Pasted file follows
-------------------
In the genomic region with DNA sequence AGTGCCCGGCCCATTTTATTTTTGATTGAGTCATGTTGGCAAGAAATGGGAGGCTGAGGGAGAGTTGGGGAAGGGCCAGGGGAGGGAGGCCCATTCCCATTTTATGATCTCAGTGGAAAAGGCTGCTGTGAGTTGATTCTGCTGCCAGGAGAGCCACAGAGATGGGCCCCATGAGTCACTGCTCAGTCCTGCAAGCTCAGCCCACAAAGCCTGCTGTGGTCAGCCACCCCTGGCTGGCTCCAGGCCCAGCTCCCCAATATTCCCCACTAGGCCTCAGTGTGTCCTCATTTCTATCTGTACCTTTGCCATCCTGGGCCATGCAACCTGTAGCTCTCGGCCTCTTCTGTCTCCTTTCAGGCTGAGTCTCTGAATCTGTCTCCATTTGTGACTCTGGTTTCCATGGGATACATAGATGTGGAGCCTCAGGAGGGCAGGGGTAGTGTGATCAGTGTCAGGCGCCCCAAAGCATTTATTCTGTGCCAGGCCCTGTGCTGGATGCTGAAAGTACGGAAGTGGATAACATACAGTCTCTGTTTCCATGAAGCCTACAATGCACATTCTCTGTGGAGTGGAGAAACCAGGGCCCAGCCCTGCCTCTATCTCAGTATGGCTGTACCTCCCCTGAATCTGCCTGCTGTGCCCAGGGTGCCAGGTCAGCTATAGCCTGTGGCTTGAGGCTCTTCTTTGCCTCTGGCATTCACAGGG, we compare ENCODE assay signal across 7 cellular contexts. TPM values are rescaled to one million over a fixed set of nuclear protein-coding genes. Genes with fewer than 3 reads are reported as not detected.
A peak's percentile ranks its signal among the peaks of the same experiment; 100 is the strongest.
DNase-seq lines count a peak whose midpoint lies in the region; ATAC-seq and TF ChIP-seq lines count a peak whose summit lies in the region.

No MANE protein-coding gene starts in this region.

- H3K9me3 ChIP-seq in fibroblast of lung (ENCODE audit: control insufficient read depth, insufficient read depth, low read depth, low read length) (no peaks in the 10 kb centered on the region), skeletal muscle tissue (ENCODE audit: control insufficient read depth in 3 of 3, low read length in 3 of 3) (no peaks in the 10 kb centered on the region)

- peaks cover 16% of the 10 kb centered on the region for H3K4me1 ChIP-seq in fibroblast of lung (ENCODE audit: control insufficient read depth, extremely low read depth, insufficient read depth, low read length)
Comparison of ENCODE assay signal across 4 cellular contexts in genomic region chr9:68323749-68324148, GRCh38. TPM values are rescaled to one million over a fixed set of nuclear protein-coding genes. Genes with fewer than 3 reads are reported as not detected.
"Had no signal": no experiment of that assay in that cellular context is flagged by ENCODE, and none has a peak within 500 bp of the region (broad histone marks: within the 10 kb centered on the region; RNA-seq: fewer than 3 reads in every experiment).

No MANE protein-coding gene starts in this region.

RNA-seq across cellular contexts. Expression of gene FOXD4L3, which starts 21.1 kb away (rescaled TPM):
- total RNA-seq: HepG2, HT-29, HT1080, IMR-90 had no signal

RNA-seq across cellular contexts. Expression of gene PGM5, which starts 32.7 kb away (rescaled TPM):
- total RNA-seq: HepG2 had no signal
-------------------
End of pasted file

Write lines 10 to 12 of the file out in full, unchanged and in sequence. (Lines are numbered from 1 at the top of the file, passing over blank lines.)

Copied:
RNA-seq across cellular contexts. Expression of gene FOXD4L3, which starts 21.1 kb away (rescaled TPM):
- total RNA-seq: HepG2, HT-29, HT1080, IMR-90 had no signal

RNA-seq across cellular contexts. Expression of gene PGM5, which starts 32.7 kb away (rescaled TPM):